So at last I have had time to photograph and list the Baroque Tape Measure Materials Packs which I worked so hard to put together a few weeks back. There are six new colourways, and I’ve re-shot the two I already had in stock as well. Altogether I have now made over twenty different colourways for the packs, and another five have been beaded into the original and my working samples. Perhaps not what I expected when I made the original piece for my Chatelaine two years ago.
These are my last few tape measures, so I will probably not be listing any more for a while (although if they sell well I may change my mind!), and I’ve been a bit bolder with some of the bead choices because of that. There are two sets – bright fun colours, including one which uses one of my favourite Miyuki colours – red opaque AB (which gives a fab weird salmon pink), and some really dark metallics, including matte black with the new Swarovski Patina rivolis. As usual they are available on Etsy and Folksy – links below:
So I had another go at beaded bead pattern number 1 – Conway Beaded Bead by GwenBeads. And then a few more goes, and finally I’ve got one finished. Actually I’ve finished two, but the first one is not good so will be fragged………..Interestingly I found this pattern quite challenging, possibly because conceptually it is actually quite simple, and as I was tired I struggled to maintain the absolute accuracy it demands. An single extra thread pass in the wrong place can mean this one doesn’t work, and as the internal structure is all seeds, rather than building on base of larger beads, it is a bit of a nightmare to unpick if you make an error and don’t discover it for a while. Looking on the bright side, my sister Susie Hoad (BeadingBySusie) churns these out in a couple of hours, seemingly without any effort, so I think once I’ve made as many as she has (which is quite a few) I should get the hang of it.
Anyhow, the pattern is by Gwen Fisher of Bead Infinitum fame, and was my first introduction to prismatic RAW (PRAW). On reflection this was quite a tricky one to start with – I might have been better with something like her fun looking Tentacle bangle or the Daisy Chain bangle rather than the full on 3D experience.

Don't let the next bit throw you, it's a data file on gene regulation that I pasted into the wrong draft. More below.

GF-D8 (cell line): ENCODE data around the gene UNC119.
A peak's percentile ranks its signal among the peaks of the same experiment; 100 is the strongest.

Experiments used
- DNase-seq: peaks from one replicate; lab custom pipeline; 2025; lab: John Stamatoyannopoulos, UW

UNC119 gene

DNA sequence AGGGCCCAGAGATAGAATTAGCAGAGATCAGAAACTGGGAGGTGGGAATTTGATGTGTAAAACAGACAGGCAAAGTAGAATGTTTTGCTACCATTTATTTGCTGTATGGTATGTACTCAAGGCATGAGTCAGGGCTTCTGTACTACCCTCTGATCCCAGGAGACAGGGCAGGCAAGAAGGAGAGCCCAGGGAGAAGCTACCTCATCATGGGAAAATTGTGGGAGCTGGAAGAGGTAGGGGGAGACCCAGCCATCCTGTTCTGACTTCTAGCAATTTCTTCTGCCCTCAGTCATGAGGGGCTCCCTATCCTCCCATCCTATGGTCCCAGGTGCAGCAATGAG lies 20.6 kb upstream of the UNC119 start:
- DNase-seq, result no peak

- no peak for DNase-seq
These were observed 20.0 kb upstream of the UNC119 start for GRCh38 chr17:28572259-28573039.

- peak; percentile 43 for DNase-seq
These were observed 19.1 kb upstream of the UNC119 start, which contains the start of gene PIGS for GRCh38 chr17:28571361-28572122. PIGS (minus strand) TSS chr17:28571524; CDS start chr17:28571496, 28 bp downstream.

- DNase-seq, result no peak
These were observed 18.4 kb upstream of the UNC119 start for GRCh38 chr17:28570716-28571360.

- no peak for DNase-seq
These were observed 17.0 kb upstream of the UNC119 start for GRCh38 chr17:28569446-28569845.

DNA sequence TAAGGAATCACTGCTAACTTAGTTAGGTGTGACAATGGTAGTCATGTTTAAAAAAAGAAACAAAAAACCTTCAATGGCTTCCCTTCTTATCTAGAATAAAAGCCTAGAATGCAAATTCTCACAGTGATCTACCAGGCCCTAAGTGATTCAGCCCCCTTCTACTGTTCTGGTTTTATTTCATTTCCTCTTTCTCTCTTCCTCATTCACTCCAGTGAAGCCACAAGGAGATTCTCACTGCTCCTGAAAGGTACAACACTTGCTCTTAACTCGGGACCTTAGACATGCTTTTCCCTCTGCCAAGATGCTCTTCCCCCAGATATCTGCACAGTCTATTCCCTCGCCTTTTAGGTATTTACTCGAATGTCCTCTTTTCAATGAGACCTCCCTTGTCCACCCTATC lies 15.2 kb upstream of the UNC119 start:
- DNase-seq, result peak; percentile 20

It says ‘advanced’ on the blurb, it means it!
And you definitely need to understand the structure of a dodecahedron (and constantly check you’re doing 5 sided units, it’s very easy to loose count).
And don’t use colour lined crystal beads for your first go as they seem to confuse the eye – I’d go for something matte (to help you manage the tension), for a good contrast between the 8s and 11s in the structure colourwise to help you see what you are up to, and nothing too dark as you will be working inside the structure a bit.
Like any embellished RAW, CRAW or PRAW you should maintain a medium tension for the base – too loose and you’ll get an uneven finish, too firm and you won’t be able to add the embellishment. My first version, as well as containing a couple of mistakes, was as usual too firm and I’ve struggled to get an even outer finish. It will be unpicked and redone soon………..
Susie says that this works well in 6s and 8s, and whilst I wouldn’t recommend them for a first go (as maintaining any kind of tension in RAW or netting with 6s is impossible), I’m definitely going to try them next. She also builds out on the embellishment step using twin holed beads of various types, which helps alleviate my slight reservation about the small size of the finished bead (for all that work I’d like something about half as big again – the 11 and 15 version is under an inch in diameter). And Susie has already tried out lots of colours and embellishments, so have a look at her Facebook piccies of them here for inspiration. Very kindly Gwen allows limited commercial use, so I may even be able to sell a few as pendants when I finally get the hang of it and get the completion time down. Overall a very interesting advanced pattern.